It’s a phenomenon that those in the startup world are well aware of. A founder has a great idea and a cool website, but they end up shutting down soon after launch because they couldn’t find paying customers.
Perhaps the idea was too early or hit the market during an economic downturn. Maybe the business was doomed because of co-founder infighting or lack of funding.
But more likely, the founder was “not asking the right questions or not hearing what customers were actually saying,” says Atlanta entrepreneur Matthew Burris.
Most startups fail because founders fall victim to confirmation bias when talking to customers, adds entrepreneur Toly Shilman. And simply put, bad questions lead to bad answers lead to bad decisions.
Eliminating bad questions is the focus of CogBias AI, a new Atlanta-based startup co-founded by Shilman and Burris.
CogBias AI’s first tool QuDisc (Question Discovery) is helping users detect hundreds of different kinds of biases that can creep into a question – from confirmation bias to desirability bias to anchoring.
It is best to think of the tool as a “copilot” for teams. After users drop their work into QuDisc, the AI breaks down each sentence and pinpoints where different forms of bias are found. Just as Grammarly shows how a user might restructure a sentence with better syntax, QuDisc gives suggestions on how users might rephrase a question to reduce different kinds of bias.
The tool can also be impactful once users get back responses, since the tool can help discern how bias crept into different answers.
Of course, the AI platform cannot completely get rid of bias. But it is designed to aim human bias in the “right direction,” said Shilman. That’s crucial for questions around developing products, hiring people, or conducting product research.
The ultimate goal is to help founders and companies get to their “product truth” faster by giving them actionable data, Shilman added.
There’s a reason it is hard to answer a question like: ‘Do you think my startup idea is great?’
The reality is that a lot of questions are posed to reinforce the asker’s beliefs. And in business, that can cause teams to build the wrong products without understanding customer wants and needs.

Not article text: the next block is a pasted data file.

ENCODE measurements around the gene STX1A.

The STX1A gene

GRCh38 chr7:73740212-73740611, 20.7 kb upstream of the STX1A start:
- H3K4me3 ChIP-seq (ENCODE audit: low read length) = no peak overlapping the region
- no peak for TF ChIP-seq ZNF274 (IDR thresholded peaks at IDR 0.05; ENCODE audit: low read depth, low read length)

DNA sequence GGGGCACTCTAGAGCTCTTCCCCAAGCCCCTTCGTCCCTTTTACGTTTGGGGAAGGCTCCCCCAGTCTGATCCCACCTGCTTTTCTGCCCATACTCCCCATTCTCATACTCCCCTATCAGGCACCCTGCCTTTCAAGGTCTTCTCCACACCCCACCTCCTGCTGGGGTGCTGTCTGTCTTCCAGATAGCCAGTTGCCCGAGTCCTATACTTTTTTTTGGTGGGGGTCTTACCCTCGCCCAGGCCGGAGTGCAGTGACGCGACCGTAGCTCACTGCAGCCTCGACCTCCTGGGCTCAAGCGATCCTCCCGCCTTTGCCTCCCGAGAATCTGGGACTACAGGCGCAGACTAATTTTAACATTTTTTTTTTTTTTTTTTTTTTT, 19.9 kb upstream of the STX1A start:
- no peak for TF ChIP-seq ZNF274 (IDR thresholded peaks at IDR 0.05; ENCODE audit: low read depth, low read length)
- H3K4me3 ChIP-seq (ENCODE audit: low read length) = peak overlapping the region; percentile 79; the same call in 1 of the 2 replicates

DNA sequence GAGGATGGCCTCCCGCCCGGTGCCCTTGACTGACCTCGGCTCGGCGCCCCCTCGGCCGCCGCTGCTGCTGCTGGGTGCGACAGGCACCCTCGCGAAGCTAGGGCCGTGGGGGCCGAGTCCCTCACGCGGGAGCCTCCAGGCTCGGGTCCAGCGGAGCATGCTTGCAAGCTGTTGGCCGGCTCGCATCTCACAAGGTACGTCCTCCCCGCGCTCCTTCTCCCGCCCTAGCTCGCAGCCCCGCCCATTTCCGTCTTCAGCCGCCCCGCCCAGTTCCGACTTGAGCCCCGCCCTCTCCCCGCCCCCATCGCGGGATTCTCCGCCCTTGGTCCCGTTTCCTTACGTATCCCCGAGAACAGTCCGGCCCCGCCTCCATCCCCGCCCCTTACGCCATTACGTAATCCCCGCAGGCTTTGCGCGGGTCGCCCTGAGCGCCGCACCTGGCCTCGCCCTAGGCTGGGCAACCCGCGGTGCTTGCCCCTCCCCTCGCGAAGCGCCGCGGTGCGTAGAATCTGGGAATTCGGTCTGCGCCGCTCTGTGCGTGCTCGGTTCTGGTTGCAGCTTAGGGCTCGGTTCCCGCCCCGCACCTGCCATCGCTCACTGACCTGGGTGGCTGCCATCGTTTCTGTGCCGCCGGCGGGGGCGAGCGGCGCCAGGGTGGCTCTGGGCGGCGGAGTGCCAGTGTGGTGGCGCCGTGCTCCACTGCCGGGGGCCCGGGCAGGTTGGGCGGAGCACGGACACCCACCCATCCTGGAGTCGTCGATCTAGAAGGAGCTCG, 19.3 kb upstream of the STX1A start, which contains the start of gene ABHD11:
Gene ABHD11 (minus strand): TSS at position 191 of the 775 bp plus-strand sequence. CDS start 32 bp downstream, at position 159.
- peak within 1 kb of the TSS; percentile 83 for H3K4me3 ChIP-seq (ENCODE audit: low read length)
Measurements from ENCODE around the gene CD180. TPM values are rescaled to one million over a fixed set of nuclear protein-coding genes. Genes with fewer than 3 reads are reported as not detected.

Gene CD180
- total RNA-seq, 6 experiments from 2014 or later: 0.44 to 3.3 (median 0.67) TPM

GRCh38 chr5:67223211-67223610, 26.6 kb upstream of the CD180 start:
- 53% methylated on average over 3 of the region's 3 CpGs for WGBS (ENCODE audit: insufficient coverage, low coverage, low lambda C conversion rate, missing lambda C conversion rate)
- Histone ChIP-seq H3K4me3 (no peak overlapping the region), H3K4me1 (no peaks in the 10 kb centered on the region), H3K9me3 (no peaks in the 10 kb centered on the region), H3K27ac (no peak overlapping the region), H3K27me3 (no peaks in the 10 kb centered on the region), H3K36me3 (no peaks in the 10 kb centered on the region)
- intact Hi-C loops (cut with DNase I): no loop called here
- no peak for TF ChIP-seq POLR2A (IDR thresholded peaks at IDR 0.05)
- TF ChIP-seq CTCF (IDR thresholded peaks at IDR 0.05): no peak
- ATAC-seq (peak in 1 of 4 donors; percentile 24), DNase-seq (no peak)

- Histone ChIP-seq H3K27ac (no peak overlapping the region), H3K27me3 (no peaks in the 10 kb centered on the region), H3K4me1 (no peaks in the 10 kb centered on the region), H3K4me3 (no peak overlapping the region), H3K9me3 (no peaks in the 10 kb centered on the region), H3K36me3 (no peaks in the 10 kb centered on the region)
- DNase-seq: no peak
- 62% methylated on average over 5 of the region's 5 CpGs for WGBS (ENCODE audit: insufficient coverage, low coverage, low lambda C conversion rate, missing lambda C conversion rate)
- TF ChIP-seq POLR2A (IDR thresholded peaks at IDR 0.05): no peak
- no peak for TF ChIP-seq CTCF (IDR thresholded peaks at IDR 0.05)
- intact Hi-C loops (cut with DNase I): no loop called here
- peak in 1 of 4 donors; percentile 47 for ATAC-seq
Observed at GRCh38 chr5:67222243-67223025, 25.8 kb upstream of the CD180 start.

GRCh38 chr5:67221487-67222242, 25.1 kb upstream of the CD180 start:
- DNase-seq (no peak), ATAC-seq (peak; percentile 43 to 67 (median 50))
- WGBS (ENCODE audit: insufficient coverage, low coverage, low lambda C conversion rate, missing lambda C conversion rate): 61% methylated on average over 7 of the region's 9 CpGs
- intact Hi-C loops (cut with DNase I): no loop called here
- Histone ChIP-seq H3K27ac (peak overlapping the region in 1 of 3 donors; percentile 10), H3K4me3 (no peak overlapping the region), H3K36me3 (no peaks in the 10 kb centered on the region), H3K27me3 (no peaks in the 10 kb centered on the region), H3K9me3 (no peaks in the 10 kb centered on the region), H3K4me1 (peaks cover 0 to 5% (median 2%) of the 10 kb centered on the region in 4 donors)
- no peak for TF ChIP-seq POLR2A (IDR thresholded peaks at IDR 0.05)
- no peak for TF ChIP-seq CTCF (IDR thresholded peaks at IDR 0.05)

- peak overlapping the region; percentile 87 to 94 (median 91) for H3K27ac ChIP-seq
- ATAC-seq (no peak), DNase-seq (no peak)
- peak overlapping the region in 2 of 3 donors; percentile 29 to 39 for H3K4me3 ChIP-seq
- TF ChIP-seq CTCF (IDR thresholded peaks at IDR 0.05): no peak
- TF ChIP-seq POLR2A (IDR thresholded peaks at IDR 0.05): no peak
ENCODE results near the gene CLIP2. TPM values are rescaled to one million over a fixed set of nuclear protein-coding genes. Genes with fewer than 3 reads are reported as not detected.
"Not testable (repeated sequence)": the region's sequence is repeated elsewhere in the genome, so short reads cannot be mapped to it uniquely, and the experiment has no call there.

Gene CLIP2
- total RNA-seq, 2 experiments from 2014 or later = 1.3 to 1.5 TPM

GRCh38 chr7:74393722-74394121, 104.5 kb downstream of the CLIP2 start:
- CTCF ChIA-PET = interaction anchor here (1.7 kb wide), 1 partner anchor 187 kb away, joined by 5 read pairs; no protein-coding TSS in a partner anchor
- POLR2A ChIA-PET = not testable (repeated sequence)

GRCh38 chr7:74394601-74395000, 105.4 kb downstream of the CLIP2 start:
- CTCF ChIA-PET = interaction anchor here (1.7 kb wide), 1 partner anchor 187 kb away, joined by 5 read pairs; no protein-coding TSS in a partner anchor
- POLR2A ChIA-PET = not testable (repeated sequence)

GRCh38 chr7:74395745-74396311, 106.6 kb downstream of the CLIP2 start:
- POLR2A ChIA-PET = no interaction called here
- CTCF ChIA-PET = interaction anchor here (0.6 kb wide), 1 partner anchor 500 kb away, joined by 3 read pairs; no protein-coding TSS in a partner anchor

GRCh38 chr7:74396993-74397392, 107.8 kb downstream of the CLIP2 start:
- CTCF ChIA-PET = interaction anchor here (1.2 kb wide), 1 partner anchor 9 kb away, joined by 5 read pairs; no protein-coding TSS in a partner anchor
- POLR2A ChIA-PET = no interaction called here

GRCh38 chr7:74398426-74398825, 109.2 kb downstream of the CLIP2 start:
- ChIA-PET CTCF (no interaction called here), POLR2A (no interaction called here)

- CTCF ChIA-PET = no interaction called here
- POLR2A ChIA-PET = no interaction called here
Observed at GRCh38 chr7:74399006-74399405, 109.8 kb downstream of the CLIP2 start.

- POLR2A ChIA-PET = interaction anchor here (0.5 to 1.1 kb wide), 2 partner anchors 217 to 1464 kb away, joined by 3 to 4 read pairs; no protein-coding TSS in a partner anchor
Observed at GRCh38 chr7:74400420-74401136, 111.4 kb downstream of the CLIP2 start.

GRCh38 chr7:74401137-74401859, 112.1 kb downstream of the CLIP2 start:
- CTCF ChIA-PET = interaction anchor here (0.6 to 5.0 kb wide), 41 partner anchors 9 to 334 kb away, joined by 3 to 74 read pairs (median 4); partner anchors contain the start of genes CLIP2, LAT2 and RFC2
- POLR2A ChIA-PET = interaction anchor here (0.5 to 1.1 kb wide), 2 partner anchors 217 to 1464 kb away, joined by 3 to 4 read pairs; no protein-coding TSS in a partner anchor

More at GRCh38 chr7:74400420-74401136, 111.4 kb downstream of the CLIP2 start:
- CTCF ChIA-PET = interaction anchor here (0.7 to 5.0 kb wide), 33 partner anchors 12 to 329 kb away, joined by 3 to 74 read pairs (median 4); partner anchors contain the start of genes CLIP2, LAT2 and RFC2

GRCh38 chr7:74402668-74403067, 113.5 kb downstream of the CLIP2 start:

While still in its beta phase, the tool has found some interesting use cases already. The team said VCs have run their investment thesis through the platform to learn what phrases could be biasing the types of founders that reach out. A venture studio used it to understand if an investment memo had any flawed arguments.
Hypepotamus even took the QuDisc beta for a spin and asked the platform to analyze how common questions we ask founders during interviews could be skewing responses.
Get To Know The Team
Shilman moved to the US from Ukraine in the early 1990s, and built up his career in corporate healthcare before turning towards startups. He was an entrepreneur-in-residence for the Flashpoint accelerator program at Georgia Tech when he first met Burris, an electrical engineer by training who worked across industrial design before moving to Atlanta to join payments giant NCR in 2017.
The two entrepreneurs ultimately started working together as partners at Savvy Tinkers Studio, a local venture studio focused on growing B2B startups. Over the years, the two saw firsthand that cognitive bias can undermine team cohesion, cause a company to build the wrong products, and ultimately hurt a company’s bottom line.
The team has bootstrapped the product to date.
Now with QuDisc’s beta officially launched, the team is ‘practicing what they preach’ by listening to early customer feedback to evolve the platform.